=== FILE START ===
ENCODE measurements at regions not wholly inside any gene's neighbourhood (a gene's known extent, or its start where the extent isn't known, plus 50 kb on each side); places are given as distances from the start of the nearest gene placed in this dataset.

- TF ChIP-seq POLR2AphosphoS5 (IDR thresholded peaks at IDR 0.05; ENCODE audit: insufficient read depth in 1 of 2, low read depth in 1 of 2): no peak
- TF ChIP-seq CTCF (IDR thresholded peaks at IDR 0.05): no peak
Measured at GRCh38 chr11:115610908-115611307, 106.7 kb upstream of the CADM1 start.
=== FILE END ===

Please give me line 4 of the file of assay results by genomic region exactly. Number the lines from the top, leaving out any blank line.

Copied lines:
Measured at GRCh38 chr11:115610908-115611307, 106.7 kb upstream of the CADM1 start.